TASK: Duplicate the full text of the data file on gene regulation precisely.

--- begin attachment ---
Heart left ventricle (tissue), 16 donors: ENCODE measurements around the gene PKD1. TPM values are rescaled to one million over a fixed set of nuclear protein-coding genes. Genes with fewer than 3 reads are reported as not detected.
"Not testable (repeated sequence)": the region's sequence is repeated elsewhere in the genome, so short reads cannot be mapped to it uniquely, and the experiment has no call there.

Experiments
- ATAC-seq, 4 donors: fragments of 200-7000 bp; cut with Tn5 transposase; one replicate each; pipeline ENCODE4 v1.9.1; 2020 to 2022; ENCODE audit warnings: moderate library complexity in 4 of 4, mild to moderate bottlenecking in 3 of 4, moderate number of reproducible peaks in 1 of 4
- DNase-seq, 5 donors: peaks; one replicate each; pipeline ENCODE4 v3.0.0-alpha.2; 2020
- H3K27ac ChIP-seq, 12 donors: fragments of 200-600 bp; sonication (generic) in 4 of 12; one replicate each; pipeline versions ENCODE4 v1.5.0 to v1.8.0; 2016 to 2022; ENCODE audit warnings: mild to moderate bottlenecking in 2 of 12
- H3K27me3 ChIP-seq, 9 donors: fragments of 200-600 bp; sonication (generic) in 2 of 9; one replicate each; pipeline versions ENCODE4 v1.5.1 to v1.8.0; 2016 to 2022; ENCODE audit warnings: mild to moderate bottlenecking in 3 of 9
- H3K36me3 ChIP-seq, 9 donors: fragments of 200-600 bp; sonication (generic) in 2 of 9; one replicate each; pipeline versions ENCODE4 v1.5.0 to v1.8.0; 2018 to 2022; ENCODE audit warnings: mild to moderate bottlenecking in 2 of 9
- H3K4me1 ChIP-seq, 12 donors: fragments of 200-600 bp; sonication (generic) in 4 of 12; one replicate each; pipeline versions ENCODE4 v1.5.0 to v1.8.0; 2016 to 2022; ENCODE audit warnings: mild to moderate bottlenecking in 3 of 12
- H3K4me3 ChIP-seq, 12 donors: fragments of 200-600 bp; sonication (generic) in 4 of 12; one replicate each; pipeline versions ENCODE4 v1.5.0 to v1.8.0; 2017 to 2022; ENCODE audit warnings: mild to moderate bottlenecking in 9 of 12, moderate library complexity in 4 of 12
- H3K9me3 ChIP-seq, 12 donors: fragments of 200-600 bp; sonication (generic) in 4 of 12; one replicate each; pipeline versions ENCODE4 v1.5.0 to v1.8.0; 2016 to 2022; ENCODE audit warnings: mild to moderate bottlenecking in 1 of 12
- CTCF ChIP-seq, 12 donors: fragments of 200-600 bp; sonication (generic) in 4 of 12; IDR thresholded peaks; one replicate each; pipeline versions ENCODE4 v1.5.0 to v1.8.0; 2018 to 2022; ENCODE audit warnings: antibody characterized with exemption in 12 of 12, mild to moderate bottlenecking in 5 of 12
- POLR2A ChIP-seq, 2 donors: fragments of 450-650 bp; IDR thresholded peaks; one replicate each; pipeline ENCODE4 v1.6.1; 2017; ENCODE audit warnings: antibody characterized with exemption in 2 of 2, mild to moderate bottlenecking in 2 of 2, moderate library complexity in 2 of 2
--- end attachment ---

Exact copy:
Heart left ventricle (tissue), 16 donors: ENCODE measurements around the gene PKD1. TPM values are rescaled to one million over a fixed set of nuclear protein-coding genes. Genes with fewer than 3 reads are reported as not detected.
"Not testable (repeated sequence)": the region's sequence is repeated elsewhere in the genome, so short reads cannot be mapped to it uniquely, and the experiment has no call there.

Experiments
- ATAC-seq, 4 donors: fragments of 200-7000 bp; cut with Tn5 transposase; one replicate each; pipeline ENCODE4 v1.9.1; 2020 to 2022; ENCODE audit warnings: moderate library complexity in 4 of 4, mild to moderate bottlenecking in 3 of 4, moderate number of reproducible peaks in 1 of 4
- DNase-seq, 5 donors: peaks; one replicate each; pipeline ENCODE4 v3.0.0-alpha.2; 2020
- H3K27ac ChIP-seq, 12 donors: fragments of 200-600 bp; sonication (generic) in 4 of 12; one replicate each; pipeline versions ENCODE4 v1.5.0 to v1.8.0; 2016 to 2022; ENCODE audit warnings: mild to moderate bottlenecking in 2 of 12
- H3K27me3 ChIP-seq, 9 donors: fragments of 200-600 bp; sonication (generic) in 2 of 9; one replicate each; pipeline versions ENCODE4 v1.5.1 to v1.8.0; 2016 to 2022; ENCODE audit warnings: mild to moderate bottlenecking in 3 of 9
- H3K36me3 ChIP-seq, 9 donors: fragments of 200-600 bp; sonication (generic) in 2 of 9; one replicate each; pipeline versions ENCODE4 v1.5.0 to v1.8.0; 2018 to 2022; ENCODE audit warnings: mild to moderate bottlenecking in 2 of 9
- H3K4me1 ChIP-seq, 12 donors: fragments of 200-600 bp; sonication (generic) in 4 of 12; one replicate each; pipeline versions ENCODE4 v1.5.0 to v1.8.0; 2016 to 2022; ENCODE audit warnings: mild to moderate bottlenecking in 3 of 12
- H3K4me3 ChIP-seq, 12 donors: fragments of 200-600 bp; sonication (generic) in 4 of 12; one replicate each; pipeline versions ENCODE4 v1.5.0 to v1.8.0; 2017 to 2022; ENCODE audit warnings: mild to moderate bottlenecking in 9 of 12, moderate library complexity in 4 of 12
- H3K9me3 ChIP-seq, 12 donors: fragments of 200-600 bp; sonication (generic) in 4 of 12; one replicate each; pipeline versions ENCODE4 v1.5.0 to v1.8.0; 2016 to 2022; ENCODE audit warnings: mild to moderate bottlenecking in 1 of 12
- CTCF ChIP-seq, 12 donors: fragments of 200-600 bp; sonication (generic) in 4 of 12; IDR thresholded peaks; one replicate each; pipeline versions ENCODE4 v1.5.0 to v1.8.0; 2018 to 2022; ENCODE audit warnings: antibody characterized with exemption in 12 of 12, mild to moderate bottlenecking in 5 of 12
- POLR2A ChIP-seq, 2 donors: fragments of 450-650 bp; IDR thresholded peaks; one replicate each; pipeline ENCODE4 v1.6.1; 2017; ENCODE audit warnings: antibody characterized with exemption in 2 of 2, mild to moderate bottlenecking in 2 of 2, moderate library complexity in 2 of 2